PERIODIZATION TRAINING FOR THE RECREATIONAL ATHLETE
Periodization is all about dividing up your training year into blocks
“I’ve been working out for about six months,” you say. “Four days a week, I do a weight circuit and 30 minutes of cardio, usually the rowing machine and the exercise bike. I saw a lot of improvement when I first started, but lately, I’ve been pretty bored. Is there some way to improve my workouts without spending any more time exercising?”
Some people do the exact same workout, day after day. Of course, this is not always a bad thing, since some people enjoy a predictable routine. They don’t mind the fitness plateau and are happy to maintain their good health and fitness with a comfortable exercise habit. But many people find that, after several months, they are ready for a change. Periodizing recreational athletes’ training programs can help them set new training goals and create a varied routine that relieves the monotony of the same-time/same-place fitness doldrums.
What is periodization?
Periodization refers to the division of an athlete’s competitive year into training periods. Periodization is based on the observation that athletes cannot possibly be in peak condition at all times; this would require too much training and, consequently, lead to staleness or injury. Therefore, the year is divided into three periods: fitness maintenance, preparing for competition and competition.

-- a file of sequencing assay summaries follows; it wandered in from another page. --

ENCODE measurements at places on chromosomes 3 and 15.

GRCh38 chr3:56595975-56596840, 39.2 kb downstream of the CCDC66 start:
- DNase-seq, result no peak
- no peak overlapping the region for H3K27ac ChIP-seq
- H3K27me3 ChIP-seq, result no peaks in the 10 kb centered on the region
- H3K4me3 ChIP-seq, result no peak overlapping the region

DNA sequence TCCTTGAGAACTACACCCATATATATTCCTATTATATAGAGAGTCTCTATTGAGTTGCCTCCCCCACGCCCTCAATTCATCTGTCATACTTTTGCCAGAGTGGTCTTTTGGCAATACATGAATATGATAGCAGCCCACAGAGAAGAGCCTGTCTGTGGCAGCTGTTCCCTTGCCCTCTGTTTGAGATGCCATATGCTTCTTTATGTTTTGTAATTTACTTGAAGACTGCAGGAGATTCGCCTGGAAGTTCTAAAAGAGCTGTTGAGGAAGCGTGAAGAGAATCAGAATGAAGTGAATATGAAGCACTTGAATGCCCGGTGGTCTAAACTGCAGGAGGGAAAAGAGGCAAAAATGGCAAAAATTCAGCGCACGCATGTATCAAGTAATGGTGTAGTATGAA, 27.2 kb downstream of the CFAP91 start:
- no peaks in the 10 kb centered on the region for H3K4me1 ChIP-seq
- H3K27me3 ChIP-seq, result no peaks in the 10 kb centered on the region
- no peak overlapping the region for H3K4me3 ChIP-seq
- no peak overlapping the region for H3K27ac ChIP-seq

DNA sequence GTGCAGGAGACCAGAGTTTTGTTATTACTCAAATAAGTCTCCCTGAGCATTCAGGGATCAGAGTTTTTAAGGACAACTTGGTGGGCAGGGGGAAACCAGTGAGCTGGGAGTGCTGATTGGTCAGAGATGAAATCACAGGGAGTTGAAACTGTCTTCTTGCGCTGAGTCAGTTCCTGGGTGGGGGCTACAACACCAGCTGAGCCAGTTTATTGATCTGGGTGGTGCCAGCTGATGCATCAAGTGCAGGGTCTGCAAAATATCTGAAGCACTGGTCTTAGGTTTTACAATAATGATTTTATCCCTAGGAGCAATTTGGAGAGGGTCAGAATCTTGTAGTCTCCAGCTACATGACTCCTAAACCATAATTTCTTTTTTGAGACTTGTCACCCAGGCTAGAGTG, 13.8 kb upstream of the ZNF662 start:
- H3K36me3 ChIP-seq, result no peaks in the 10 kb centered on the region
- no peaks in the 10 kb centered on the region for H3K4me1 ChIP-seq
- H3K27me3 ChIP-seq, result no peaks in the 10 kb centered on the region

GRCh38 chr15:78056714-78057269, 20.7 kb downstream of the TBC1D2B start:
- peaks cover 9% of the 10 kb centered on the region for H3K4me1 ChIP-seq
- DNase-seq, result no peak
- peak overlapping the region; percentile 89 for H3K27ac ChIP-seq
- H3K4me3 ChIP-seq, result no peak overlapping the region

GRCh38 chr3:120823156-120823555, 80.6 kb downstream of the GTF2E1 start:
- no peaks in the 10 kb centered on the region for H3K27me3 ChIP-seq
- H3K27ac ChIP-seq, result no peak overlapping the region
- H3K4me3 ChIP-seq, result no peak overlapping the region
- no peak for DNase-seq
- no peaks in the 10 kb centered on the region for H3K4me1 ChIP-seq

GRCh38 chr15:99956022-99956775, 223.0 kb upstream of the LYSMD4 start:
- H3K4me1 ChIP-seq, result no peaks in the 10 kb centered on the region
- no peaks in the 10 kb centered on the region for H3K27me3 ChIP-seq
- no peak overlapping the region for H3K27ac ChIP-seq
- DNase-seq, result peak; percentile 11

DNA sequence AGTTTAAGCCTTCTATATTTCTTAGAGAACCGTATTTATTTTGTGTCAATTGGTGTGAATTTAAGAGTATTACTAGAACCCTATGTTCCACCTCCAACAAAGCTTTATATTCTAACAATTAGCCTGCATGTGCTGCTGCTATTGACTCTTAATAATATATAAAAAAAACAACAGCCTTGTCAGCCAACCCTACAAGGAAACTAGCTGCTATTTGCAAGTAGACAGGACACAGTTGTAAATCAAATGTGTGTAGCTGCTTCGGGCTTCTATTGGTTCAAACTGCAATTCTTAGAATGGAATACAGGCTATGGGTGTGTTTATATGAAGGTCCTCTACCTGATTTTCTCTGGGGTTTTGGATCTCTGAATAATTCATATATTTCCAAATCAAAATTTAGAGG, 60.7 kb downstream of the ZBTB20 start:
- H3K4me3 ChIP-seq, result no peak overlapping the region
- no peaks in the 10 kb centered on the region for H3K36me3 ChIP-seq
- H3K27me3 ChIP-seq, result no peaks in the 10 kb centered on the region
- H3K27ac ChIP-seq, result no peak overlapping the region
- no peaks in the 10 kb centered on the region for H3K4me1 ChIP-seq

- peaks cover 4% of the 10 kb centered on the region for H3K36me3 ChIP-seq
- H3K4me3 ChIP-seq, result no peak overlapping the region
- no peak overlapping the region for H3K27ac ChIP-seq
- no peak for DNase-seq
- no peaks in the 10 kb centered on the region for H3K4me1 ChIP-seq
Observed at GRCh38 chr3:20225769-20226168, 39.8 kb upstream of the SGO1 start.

Within each of these periods are smaller periods, such as a week, in which training volume and intensity vary from day to day, depending upon training goals. Training is planned so that the athlete reaches peak condition during the most important competitions.
Periodization allows an athlete to reach peak condition without overtraining, since rest or maintenance periods (periods with lower training volume and intensity) are built into the plan, and at least one rest day is observed during each week. Periodized training is effective because of its systematic nature, which gears training to specific fitness or performance objectives. Because training procedures change during the course of the year, periodization relieves the monotony of performing the same workouts week after week.
Who can use it?
Not all clients are candidates for a periodized training program. If you are helping clients design exercise programs, be sure to match the complexity of your program design to the clients’ abilities and interests. Many clients want simple, minimal programs that take as little time as possible and don’t vary from day to day, week to week.
Consider simplified periodization for clients who have shown dedication to their programs and have a strong interest in improving their fitness levels. Periodization should also be considered for clients who are training for a special contest or event: a climb up Mt. Kilimanjaro or a local 10K race.